Friday, October 23, 2009

Lobstahh and Former President Chissano

This morning we boarded the plane from Johannesburg, South Africa to Maputo International in Maputo, Mozambique. South African Airlines wanted me to check my North Face hiking back pack because it weighed too much; however, I was pretty sure that meant that I would have to pay extra for checking a second bag. So, I sort of bent the rules and sneaked my backpack in. It all worked out in the end.

Flying over Mozambique is a completely difference experience than flying over South Africa. I was like, "whoa, I'm in Africa" as the plane flew over the coastline in Mozambique and we could see the low tide along the beach. Then, as the plane flew south, we could see the tall skyscrapers that were scattered throughout the downtown area. However, as the plane flew inland and got closer to the ground, it was evident that most of the country is living in less-than-ideal conditions. Instead of South Africa’s lego block homes, the houses in Mozambique looked more like tin cans. I have a feeling that the differences in houses and living conditions are a result of the civil war and fight for independence that Mozambicans had to endure from 1975-1992.

When we landed, we were greeted by the usual customs and passport agents. Then, we met Dr. Reid and Dawit at the airport who took our bags to the hotel and took us to Costo Do Sol, the seafood restaurant that Professor Pitcher suggested that we go to. The journey to the restaurant was pretty eye-opening. We passed through pretty rough neighborhoods, street children playing in the dirt, furniture makers selling carved wooden beds on the sides of the streets, posters of cell phone companies saying “ishh yowe”, Dentyne gum posters, and lots of Frelimo posters. I mean a lot – pretty much the entire city was draped in red Frelimo posters and Guebuza’s face eerily smiling at you. Then, we drove along the coast of the Indian Ocean and saw the incredibly blue water that surrounded this city. I will never be this close to Madagascar probably.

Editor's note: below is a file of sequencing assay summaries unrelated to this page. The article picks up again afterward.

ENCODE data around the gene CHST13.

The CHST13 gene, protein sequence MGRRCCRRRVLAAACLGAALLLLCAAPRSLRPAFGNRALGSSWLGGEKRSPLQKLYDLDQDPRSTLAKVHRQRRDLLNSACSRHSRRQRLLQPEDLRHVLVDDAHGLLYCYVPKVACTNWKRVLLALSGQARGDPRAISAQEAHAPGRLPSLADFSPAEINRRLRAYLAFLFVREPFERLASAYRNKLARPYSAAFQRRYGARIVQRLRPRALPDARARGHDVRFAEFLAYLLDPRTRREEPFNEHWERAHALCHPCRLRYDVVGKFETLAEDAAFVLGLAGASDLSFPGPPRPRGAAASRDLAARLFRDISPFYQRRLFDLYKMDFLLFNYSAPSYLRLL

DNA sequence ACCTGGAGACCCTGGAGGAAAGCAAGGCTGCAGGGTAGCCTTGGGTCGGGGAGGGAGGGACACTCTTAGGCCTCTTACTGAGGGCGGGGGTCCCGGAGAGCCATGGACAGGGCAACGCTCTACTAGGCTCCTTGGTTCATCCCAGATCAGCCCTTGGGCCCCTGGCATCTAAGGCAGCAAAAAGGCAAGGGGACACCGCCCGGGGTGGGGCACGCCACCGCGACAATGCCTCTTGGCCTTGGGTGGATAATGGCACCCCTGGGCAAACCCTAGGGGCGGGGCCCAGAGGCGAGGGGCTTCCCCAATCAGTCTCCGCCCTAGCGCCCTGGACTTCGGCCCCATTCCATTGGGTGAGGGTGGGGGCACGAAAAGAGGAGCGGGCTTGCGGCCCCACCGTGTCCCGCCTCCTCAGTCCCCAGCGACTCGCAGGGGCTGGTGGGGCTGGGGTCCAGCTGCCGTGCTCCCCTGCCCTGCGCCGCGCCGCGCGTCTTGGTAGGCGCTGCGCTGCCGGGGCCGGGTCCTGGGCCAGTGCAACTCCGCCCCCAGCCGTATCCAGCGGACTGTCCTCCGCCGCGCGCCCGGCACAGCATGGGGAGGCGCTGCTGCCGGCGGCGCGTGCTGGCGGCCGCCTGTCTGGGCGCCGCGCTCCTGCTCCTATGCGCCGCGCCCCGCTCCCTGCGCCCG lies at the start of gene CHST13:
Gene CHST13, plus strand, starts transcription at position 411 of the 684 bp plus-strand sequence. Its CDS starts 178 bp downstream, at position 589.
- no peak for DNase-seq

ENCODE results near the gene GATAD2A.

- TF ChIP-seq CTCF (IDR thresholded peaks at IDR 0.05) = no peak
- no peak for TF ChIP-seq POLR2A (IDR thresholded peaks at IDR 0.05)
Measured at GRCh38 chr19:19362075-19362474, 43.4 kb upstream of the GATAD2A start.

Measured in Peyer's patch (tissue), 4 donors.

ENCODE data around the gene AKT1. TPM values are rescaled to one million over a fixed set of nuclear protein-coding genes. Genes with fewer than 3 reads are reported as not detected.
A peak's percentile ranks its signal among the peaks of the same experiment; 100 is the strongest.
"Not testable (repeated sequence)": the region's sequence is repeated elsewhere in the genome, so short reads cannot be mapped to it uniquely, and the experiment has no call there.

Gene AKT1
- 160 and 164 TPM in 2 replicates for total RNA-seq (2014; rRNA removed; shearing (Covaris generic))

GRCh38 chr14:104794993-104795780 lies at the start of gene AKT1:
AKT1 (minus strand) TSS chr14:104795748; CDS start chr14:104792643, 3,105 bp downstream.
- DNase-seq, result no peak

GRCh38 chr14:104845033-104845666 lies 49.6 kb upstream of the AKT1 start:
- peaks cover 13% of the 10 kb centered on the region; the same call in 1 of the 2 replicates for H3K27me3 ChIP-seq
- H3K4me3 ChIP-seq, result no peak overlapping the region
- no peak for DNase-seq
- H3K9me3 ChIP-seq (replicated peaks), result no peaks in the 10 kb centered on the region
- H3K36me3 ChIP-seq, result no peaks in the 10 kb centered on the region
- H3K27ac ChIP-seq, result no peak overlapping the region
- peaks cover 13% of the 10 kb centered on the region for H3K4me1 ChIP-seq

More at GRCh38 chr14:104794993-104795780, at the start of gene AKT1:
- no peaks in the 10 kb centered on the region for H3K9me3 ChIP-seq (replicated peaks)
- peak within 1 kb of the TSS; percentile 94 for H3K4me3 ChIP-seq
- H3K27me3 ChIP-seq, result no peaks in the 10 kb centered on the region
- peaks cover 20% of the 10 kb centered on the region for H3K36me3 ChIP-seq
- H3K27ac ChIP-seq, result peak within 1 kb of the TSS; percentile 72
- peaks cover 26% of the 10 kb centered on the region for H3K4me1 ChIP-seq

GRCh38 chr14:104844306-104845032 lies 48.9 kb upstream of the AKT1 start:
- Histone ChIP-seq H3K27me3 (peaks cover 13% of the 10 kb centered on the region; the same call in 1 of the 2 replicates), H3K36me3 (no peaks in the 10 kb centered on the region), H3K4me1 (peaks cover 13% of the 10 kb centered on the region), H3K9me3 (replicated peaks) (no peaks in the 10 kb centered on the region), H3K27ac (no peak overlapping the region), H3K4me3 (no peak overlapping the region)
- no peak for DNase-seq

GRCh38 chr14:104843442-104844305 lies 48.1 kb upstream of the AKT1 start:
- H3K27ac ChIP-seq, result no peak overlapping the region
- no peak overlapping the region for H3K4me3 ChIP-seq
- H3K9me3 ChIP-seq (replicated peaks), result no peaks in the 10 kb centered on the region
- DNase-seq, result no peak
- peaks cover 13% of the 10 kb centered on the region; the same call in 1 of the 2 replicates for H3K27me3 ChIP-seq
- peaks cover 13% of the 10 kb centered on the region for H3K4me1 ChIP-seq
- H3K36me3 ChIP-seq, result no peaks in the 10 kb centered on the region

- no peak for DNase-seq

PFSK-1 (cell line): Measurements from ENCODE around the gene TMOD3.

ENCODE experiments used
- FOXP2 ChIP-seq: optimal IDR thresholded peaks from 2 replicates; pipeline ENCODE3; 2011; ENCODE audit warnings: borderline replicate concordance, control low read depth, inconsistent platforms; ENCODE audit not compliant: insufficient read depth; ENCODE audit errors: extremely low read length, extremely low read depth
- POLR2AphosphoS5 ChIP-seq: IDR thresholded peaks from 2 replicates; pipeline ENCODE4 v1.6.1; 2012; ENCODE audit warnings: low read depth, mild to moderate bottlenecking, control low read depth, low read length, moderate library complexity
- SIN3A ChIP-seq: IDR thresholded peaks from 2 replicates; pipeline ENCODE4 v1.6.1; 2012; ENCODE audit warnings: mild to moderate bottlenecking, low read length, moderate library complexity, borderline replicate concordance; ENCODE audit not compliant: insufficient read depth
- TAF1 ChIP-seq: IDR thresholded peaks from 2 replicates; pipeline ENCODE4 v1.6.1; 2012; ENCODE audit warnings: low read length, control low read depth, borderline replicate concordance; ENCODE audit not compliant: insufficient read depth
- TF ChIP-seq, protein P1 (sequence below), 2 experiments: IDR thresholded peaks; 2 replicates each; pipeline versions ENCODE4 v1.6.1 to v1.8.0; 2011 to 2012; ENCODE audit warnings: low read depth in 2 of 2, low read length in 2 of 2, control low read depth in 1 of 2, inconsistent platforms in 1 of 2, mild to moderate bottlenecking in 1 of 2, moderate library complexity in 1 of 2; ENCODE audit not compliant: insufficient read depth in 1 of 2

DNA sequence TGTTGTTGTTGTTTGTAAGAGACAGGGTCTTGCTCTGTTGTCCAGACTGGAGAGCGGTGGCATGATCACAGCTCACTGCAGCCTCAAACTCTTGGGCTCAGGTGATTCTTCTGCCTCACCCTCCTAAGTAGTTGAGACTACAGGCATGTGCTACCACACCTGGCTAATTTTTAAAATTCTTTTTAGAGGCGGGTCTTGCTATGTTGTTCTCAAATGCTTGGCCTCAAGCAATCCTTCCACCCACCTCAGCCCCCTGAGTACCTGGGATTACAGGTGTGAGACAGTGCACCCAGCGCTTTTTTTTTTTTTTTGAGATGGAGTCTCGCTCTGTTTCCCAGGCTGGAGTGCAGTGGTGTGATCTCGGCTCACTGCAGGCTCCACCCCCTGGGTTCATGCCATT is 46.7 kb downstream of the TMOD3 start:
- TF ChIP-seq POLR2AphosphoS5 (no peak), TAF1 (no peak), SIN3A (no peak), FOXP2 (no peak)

When we go to Costo Do Sol, Dr. Reid had arranged platters of various seafood items to be brought out. There were lobsters, crabs, shrimp, calamari, tuna filets, and much more. I got pretty excited for all the seafood on the table.

Soon after our royal lunch, we were told that our meeting with former President Chissano was going to be in a few hours. Hurriedly, my group and I had to prepare a question related to health care as the entire group brainstormed about various questions that we wanted to ask during the interview. Some included “what Chissano’s opinion was on the declining rate of voter turnout”, “traditional leaders”, “legalizing the multiple languages that are present in the country”, and “health care in Mozambique.” Most of the answers to our questions were well thought out and very politically correct; however, there were some glimpses of answers that were spoken without too much of a barrier.

Meeting Chissano was an exciting way to begin our discovery of Mozambican politics; however, a lot of us can attest to saying that for a man who is so vibrant and powerful on paper, he was pretty mellow and soft-spoken in real life. I was asking myself, was this man really the leader of the strong political party that ruled Mozambique since its independence?

Oh, and our rooms at Girassol Indy Village are pretty nice too…including the two twin beds that Cameron and I (usually) separate each night, haha.

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